Earth to Newt Gingrich: Oil Shale Won't Solve the U.S. Energy Crisis


Newt Gingrich has rebounded from his embarrassing presidential campaign to take to the op-ed pages to slam President Barack Obama's energy policy.

With domestic oil production rising and natural gas prices falling to levels not seen in a decade, saying that America is in an “energy crisis” is a tough sell, but Newt gives it a go. His rationale is that Obama is preventing the development of America's vast oil shale reserves, which could, he claims, turn the U.S. into the new Saudi Arabia and bring about Newt's oft-promised $2.50/gal gasoline.

But Newt seems to be confusing oil shale with shale oil (and its close relative shale gas). The latter are conventional hydrocarbons (crude oil and natural gas) trapped within impermeable shale rock; the former is something quite different. Oil shale actually contains no “oil” at all, but rather a precursor hydrocarbon known as kerogen. Given enough time and pressure and kerogen will turn into hydrocarbons like crude oil. Exploiting oil shale means finishing the job Mother Nature started by pulverizing the shale rock, heating the crushed rock under pressure to release the kerogen and then processing it into usable shale oil (not to be confused with the shale oil mentioned earlier). It is a complex, expensive and energy-intensive process. In fact, the Energy Return on Investment (or EROI, an industry measure of production efficiency) for oil shale is typically about 2:1, meaning one unit of energy is used to produce two units of usable shale oil; by comparison the EROI for conventional crude oil averages 20:1, with some oil fields having a much higher EROI than that.

This is the main reason why oil shale deposits have often only been exploited when no other energy alternatives exist. The nation with the biggest reliance on oil shale today is likely tiny Estonia, where much of that country's power comes from oil shale. But the oil shale power industry accounts for 91% of the water usage in Estonia, and is responsible for almost all of the country's air pollution. And Estonia is using raw shale oil in their power plants. To use shale oil to produce gasoline, it needs to be processed further before being ready to use as a substitute for conventional crude oil in petroleum refining, all of which adds to the complexity and cost in using oil shale.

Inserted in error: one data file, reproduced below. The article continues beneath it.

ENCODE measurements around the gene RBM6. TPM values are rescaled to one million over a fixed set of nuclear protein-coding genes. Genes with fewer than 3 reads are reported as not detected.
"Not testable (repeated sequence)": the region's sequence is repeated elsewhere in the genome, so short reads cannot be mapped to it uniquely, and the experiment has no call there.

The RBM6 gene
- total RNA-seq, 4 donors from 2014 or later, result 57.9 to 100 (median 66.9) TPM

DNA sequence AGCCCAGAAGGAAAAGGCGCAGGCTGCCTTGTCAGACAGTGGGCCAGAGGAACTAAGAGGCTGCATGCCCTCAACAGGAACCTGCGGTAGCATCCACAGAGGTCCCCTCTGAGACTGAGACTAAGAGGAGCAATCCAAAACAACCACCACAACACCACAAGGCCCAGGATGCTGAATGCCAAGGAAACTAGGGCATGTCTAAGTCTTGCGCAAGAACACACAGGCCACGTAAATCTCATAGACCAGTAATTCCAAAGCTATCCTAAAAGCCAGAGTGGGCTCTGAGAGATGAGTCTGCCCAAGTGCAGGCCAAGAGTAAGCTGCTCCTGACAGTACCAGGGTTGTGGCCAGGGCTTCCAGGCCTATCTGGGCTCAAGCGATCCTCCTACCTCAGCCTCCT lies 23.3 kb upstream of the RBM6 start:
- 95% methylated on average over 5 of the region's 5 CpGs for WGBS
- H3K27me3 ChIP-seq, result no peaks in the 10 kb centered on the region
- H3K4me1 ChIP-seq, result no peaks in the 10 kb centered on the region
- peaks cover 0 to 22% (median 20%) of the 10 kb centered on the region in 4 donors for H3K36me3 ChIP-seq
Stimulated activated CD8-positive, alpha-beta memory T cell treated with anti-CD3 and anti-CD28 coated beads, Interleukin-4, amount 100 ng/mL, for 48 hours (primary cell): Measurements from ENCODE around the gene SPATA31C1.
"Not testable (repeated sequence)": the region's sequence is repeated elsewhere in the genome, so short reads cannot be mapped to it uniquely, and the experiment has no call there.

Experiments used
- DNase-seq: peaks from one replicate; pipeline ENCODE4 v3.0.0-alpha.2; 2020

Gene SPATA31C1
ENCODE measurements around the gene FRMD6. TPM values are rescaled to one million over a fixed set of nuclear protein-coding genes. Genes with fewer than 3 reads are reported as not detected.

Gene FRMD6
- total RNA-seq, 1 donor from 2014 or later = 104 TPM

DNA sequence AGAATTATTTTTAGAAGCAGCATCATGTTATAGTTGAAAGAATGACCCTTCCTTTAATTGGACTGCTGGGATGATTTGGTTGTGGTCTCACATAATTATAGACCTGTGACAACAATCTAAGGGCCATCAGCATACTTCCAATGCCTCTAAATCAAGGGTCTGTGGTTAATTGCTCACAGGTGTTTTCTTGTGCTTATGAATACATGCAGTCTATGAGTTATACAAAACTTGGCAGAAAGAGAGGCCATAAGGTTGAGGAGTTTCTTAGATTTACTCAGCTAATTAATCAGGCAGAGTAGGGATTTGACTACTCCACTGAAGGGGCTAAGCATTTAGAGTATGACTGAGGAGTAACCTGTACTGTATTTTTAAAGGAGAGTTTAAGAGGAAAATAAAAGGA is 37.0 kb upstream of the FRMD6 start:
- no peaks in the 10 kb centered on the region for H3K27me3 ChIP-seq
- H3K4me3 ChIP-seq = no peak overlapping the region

While the U.S. oil shale deposits may be three times larger than Saudi Arabia's proven oil reserves, much of America's oil shale is located in Utah, Wyoming and western Colorado; a fairly arid part of the nation. As mentioned earlier, the production of oil shale is a water-intensive process; between one and three barrels of water are needed for the production of just one barrel of oil shale.  To exploit domestic oil shale at Gingrichian levels would mean either setting up a massive pipeline infrastructure to move water from wetter areas of the country to the oil shale, or taking that water from cities and farmers across Utah, Wyoming, and Colorado. These factors are likely the reasons why the  National Oil Shale Association itself (the trade group set up to promote oil shale) discusses oil shale not as a way to get cheap and plentiful gasoline, but rather as a domestic “bridge fuel” for America to use in a decades-long project to move the country off a fossil fuel-based economy.

It could be that Gingrich himself understands the natural and technical limitations of oil shale production, which may be why Gingrich spends much of his op-ed discussing energy sources other than oil shale. If that is the case then Gingrich is playing a verbal shell game – accusing the president of causing a non-existent energy crisis, then proposing a “solution” to this phony problem that he knows will not work.